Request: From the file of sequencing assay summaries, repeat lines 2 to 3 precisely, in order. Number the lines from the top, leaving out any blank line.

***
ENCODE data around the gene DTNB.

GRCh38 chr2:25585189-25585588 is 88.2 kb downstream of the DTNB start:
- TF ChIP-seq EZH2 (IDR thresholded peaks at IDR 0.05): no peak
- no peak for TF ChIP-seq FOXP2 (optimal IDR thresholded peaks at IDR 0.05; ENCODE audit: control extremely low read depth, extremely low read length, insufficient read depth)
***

GRCh38 chr2:25585189-25585588 is 88.2 kb downstream of the DTNB start:
- TF ChIP-seq EZH2 (IDR thresholded peaks at IDR 0.05): no peak